The Gospel According to St. John : The Greek Text with Introduction and Notes
Oregon : Wipf & Stock, 2004 (1908). Vol. I: 479 pp, Vol II: 393 pp.
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Generally speaking Bible commentaries can be divided into three categories. That is, devotional, exegetical based on the Spanish or English text and exegetical based on the Greek text. For those preparing sermons and who have studied some Greek or Hebrew, commentaries based on the original language are the most useful. It enables the preacher to get closer to the message in the text and often gives him fresh ideas.
The name of B.F. Westcott (1825-1901) is associated with the Westcott-Hort Greek New Testament (1881) which has been influential as the basis for modern Bible translations such as the New International Version. But he was no narrow-minded academic, he promoted foreign missions and four of his sons served in India .
His commentaries of are a model of exactness and close attention to the text. His work on the Greek of John took 40 years to produce and is one of the best commentaries of its type. Its strength lies in the brevity of style and clarity of analysis along with much important exegetical detail. He engages with difficulties in the text, for instance the problems of the actual day of the last supper ( Jn. 13:1 cf. 19:31 ) or how the reference to the Father being greater than the Son ( Jn. 14:28 ) is to be interpreted.
Although in his day he was regarded as a liberal, his approach is one that is conservative in following the text and upholding the divinity of Christ, as well as accepting the traditional views of its authorship and setting. He is far removed from the critical modernist approaches of Bultmann and Käsemann. The big disadvantage of Westcott’s book is that it was written over 100 years ago.
There are almost 700 pages of comments in English on the Greek text. Each section usually has an introductory analysis to each literary section of John followed by a verse by verse commentary on the Greek text.
Preceding this are 95 pages of introductory essays. These essays include detailed comments on the history of the text of John’s gospel, its literary style, a comparison of the gospel with the synoptics, the Johannine letters, and, more unusually, a comparison with Revelation. It is interesting that he supports the Johannine authorship of this book, a view which has not always been popular amongst academics.
There are 29 “Additional Notes” providing amplification of particular points such as “The Work of Christ in Samaria ”, “Jewish Rules for the Conduct of Trials” and “The Words used to denote the Mission of Christ”. Westcott also provides notes on the textual variants of 31 different verses. The publishers have produced the commentary in two paperback volumes, which are well bound.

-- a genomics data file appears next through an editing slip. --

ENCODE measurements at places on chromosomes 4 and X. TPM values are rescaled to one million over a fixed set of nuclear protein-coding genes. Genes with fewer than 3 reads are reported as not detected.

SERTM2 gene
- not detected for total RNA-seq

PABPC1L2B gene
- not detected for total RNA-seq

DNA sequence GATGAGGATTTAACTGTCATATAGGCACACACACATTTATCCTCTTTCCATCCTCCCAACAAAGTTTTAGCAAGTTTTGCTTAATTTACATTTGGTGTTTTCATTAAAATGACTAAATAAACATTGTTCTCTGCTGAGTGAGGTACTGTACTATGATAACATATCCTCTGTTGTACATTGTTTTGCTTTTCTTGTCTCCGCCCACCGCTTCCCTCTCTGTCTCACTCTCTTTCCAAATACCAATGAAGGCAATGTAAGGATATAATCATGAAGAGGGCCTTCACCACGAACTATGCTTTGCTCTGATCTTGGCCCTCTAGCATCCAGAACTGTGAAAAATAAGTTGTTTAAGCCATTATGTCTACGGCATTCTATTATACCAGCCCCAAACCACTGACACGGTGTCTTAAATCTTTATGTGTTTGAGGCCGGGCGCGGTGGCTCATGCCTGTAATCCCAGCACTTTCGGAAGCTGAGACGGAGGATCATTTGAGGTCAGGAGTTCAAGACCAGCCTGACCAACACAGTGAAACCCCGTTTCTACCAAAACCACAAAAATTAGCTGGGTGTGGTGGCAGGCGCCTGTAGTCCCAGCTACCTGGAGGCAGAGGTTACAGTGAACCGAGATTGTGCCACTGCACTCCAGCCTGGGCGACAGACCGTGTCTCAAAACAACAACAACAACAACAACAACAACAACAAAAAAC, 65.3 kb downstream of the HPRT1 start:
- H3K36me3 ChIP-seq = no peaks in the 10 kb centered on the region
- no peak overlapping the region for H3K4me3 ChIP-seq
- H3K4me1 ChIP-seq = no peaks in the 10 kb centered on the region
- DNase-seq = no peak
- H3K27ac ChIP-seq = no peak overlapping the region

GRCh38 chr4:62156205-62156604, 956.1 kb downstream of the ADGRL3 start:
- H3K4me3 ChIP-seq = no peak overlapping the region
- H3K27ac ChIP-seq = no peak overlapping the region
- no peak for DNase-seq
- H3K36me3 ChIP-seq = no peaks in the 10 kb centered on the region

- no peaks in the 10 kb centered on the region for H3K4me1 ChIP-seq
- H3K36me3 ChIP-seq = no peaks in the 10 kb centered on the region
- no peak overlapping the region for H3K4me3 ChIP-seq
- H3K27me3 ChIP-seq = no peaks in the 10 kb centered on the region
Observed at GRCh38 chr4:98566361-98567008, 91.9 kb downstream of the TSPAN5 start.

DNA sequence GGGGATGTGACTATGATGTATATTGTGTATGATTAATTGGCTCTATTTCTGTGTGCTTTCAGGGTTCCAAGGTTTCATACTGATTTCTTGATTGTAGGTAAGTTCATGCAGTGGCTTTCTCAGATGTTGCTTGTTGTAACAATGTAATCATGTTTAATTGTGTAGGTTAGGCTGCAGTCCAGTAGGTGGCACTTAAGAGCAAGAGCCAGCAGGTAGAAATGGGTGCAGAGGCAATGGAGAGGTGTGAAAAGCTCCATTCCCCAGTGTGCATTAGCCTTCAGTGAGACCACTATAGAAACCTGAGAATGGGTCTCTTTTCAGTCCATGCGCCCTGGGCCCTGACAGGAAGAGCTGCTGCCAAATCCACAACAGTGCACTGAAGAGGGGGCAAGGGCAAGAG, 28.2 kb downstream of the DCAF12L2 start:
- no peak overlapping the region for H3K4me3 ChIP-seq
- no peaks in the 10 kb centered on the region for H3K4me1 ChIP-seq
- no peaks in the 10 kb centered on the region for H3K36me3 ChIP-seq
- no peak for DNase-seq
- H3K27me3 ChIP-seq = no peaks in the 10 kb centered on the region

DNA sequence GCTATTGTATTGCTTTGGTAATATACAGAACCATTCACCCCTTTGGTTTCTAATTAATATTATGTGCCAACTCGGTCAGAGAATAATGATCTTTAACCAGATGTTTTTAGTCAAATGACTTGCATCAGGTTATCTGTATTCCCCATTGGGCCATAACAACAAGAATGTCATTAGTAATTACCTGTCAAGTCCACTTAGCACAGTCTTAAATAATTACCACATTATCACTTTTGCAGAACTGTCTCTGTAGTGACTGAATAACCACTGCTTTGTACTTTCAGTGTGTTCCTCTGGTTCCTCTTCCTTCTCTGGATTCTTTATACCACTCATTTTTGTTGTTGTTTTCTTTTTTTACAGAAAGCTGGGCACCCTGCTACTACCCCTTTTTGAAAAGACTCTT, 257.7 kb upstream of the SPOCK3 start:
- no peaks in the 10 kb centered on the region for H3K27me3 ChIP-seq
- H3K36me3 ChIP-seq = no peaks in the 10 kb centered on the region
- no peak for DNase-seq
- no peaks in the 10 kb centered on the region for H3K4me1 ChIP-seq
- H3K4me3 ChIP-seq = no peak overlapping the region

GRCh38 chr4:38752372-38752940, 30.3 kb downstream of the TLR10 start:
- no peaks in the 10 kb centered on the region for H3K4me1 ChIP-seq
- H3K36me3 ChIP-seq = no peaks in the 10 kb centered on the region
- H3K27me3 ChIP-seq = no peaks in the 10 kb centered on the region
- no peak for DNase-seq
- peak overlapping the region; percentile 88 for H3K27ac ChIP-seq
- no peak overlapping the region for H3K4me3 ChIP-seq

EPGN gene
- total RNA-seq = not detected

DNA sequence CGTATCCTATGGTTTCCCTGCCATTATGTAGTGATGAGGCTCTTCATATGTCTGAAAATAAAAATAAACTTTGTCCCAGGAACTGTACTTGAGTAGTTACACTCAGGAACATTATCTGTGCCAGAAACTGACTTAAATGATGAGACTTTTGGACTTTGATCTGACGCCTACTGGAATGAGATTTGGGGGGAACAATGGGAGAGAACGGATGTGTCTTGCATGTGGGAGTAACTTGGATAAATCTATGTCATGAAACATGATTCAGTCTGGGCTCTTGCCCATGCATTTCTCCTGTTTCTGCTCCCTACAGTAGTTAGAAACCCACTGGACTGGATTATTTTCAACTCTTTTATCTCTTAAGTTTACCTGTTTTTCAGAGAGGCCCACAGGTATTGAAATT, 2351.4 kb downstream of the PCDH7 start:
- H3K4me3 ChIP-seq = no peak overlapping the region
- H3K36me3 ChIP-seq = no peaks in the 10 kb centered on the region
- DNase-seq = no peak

Typical of Westcott is the following commentary on the phrase in John 2:16 : τòν οìκον του πατρóς (My father’s house):
Compare Luc. 2:49 (εìς τοîς του πατρóς μου). The specialty of the title (my Father’s house, not our Father’s house) must be noticed. When Christ finally left the temple ( Matt. 24:1 ) He spoke of it to the Jews as your house ( Matt. 23:38 ); the people had claimed and made their own what truly belonged to God. It must be observed also that the Lord puts forth His relation to God as the fact from which His Messiahship might be inferred. This formed the trial of faith.” (vol. 1, p. 91)
And on 14:6 he comments on the word μοναì (mansions):
The rendering comes form the Vulgate mansions, which were resting-places, and especially the “stations” on a great road where travellers found refreshment. This appears to be the true meaning of the word here; so that the contrasted notions of repose and progress are combined in this vision of the future. The word μονή occurs in the New Testament only here and in v. 23. (vol. 2, p. 167).
With the work being based in the late 19 th century it means that contemporary issues such as the debate over the relevance of the Dead Sea Scrolls, over John’s Christology and examining it’s narrative structure are not touched upon.
Westcott lived in a world where pastors not only used their Greek New Testaments but could easily follow quotations in Latin, of which this commentary has quite a number.
This is no superficial writing. It selects the important parts of the text and aims to explain them using New Testament Greek and an awareness of the opinion of previous experts. The result is that those who use this commentary will find an excellent teacher and so will be, God willing, more effective in their preaching.
David E. C. Ford
Profesor del Nuevo Testamento, Fundación Universitaria Seminario Bíblica de Colombia, Medellín, Colombia